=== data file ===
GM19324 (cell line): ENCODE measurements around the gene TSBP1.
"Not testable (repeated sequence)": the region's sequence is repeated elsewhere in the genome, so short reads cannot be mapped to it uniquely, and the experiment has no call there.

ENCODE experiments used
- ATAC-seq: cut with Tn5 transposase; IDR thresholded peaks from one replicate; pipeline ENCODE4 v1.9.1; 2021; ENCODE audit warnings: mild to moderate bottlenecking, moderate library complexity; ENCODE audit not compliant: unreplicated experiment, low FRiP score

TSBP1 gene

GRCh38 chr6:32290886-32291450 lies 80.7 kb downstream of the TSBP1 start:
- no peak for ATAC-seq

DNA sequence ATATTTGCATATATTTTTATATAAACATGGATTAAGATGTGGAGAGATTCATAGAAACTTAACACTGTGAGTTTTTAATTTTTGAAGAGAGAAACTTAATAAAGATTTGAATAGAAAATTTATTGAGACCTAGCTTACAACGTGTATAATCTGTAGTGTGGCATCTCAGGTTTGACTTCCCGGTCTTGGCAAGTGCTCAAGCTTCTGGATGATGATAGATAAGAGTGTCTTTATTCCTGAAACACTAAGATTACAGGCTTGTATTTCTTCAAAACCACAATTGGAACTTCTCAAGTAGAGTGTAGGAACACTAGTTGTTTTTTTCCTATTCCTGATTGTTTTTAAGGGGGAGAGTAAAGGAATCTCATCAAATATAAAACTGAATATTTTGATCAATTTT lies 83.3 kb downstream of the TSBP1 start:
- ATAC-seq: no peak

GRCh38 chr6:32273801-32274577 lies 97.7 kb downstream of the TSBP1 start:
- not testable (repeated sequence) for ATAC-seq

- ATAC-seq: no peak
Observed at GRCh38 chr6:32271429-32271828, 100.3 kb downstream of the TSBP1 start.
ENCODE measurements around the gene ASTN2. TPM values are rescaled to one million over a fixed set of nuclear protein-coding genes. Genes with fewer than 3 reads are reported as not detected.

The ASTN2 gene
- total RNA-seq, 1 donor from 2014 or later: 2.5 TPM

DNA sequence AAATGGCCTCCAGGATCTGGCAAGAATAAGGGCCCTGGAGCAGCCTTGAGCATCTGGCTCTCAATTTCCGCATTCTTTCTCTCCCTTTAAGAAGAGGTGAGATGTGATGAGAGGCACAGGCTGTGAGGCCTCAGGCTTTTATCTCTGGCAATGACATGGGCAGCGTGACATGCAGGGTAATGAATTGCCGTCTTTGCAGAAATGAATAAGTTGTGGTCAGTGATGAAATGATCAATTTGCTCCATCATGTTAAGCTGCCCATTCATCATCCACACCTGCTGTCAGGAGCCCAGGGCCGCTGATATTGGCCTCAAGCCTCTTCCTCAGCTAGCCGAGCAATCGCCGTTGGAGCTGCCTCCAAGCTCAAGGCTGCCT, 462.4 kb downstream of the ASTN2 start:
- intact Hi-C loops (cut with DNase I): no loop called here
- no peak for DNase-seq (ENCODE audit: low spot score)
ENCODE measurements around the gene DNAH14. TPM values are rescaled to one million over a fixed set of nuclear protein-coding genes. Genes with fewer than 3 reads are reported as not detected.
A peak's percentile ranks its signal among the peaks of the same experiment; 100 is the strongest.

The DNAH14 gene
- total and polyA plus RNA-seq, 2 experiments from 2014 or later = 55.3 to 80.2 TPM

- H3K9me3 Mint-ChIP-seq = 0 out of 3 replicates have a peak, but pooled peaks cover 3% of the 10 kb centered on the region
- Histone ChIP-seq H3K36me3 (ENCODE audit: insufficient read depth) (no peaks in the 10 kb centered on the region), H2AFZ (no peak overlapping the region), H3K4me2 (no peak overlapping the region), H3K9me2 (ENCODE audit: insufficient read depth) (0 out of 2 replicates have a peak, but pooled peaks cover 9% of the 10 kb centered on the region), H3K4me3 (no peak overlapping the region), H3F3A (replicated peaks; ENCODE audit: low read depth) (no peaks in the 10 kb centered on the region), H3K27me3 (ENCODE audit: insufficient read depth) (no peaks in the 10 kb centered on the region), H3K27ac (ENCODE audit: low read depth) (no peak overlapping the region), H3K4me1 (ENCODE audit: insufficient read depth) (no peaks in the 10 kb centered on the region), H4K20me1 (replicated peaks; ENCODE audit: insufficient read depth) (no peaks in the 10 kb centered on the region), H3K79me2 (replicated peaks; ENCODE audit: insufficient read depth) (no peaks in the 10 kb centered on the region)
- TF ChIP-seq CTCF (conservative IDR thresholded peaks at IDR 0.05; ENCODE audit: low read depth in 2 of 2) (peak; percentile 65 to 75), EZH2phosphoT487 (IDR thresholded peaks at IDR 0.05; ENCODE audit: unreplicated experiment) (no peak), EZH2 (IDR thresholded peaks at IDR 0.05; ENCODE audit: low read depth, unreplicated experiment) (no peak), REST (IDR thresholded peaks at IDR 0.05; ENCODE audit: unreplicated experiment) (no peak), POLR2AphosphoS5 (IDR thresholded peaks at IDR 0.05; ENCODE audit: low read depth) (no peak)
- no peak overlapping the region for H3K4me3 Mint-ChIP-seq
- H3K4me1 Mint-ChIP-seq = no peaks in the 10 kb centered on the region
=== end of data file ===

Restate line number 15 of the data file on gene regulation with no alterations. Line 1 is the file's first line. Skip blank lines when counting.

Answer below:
The ASTN2 gene